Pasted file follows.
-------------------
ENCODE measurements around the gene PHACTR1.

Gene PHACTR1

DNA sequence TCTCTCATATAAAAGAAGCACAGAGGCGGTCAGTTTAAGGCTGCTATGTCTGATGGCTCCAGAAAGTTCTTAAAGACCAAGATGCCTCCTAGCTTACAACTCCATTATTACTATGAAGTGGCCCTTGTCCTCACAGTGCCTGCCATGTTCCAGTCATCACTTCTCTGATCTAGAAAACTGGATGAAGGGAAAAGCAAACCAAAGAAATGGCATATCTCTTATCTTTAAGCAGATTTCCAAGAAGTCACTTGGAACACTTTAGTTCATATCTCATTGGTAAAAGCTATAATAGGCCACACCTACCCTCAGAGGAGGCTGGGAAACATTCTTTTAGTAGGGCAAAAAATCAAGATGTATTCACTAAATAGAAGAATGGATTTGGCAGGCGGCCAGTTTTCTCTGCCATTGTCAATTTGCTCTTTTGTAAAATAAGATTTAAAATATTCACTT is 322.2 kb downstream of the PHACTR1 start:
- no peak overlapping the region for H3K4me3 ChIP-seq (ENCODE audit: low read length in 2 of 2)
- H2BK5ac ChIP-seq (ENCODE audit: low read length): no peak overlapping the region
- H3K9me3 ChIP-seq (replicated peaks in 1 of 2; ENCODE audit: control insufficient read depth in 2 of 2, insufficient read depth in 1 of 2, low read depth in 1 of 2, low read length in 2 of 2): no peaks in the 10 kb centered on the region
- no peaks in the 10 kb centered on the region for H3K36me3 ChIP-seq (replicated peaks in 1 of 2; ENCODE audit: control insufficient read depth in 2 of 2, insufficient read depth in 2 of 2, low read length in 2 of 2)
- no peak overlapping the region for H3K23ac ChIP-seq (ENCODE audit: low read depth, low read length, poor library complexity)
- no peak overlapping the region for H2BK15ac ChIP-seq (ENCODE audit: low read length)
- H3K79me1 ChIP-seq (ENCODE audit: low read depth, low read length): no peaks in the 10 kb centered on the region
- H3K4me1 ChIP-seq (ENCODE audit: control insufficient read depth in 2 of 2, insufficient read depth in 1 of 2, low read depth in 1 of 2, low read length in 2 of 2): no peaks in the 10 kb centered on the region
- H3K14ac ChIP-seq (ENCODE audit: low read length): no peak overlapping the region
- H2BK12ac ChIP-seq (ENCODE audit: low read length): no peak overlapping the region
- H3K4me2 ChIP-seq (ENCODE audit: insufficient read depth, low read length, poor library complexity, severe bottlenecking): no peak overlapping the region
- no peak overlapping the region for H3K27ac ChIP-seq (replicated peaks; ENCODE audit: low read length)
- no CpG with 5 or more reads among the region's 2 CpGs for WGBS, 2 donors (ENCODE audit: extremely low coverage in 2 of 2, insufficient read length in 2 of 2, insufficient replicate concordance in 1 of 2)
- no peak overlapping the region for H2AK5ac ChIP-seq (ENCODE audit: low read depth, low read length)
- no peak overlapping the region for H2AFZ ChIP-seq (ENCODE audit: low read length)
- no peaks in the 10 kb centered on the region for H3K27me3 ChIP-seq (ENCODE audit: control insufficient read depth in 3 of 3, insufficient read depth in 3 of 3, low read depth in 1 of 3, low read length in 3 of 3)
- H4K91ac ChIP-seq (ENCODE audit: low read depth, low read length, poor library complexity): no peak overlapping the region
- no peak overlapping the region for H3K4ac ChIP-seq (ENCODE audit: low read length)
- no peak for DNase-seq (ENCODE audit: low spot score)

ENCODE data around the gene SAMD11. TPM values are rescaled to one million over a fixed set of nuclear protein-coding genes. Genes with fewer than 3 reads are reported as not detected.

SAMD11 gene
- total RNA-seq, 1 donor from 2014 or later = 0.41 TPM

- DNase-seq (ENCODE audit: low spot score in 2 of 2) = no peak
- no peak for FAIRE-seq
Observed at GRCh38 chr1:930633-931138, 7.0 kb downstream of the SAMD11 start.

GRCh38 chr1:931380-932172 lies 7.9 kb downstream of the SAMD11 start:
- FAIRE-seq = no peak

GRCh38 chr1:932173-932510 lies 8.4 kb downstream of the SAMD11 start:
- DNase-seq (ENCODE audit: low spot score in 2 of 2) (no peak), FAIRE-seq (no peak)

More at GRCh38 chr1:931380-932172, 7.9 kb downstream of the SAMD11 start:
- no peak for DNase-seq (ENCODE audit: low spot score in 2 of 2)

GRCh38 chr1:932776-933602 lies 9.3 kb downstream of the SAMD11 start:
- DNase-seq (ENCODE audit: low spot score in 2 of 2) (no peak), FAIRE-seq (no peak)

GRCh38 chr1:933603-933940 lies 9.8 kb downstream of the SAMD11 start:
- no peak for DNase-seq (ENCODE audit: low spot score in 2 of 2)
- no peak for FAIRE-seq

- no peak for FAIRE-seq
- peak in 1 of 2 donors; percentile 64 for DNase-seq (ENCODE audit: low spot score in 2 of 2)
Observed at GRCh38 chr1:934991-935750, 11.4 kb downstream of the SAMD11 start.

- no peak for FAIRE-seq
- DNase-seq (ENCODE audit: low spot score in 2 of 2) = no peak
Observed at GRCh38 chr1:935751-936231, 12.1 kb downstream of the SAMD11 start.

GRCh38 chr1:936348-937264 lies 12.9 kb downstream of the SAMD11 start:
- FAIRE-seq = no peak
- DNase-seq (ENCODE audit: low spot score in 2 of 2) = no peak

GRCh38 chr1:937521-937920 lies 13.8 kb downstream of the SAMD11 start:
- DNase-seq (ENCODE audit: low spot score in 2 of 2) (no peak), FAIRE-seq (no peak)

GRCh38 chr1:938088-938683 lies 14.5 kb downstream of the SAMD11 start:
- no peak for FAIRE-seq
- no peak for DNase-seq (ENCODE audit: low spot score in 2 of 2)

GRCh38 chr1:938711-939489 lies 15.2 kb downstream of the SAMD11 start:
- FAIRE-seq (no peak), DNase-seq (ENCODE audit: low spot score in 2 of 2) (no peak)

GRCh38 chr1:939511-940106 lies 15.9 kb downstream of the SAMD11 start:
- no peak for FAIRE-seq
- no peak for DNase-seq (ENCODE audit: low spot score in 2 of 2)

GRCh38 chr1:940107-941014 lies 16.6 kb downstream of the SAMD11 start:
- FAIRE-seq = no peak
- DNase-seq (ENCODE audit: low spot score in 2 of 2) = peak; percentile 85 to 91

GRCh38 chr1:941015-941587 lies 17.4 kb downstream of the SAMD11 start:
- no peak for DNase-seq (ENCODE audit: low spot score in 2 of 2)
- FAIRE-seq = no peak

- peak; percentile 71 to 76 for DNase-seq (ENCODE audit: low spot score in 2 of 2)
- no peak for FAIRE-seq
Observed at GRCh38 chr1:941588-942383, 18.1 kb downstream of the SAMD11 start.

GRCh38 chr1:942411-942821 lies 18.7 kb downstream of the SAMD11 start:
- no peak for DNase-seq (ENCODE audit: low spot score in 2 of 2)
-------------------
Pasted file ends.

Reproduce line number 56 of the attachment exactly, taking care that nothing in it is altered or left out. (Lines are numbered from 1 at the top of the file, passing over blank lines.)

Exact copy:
GRCh38 chr1:939511-940106 lies 15.9 kb downstream of the SAMD11 start: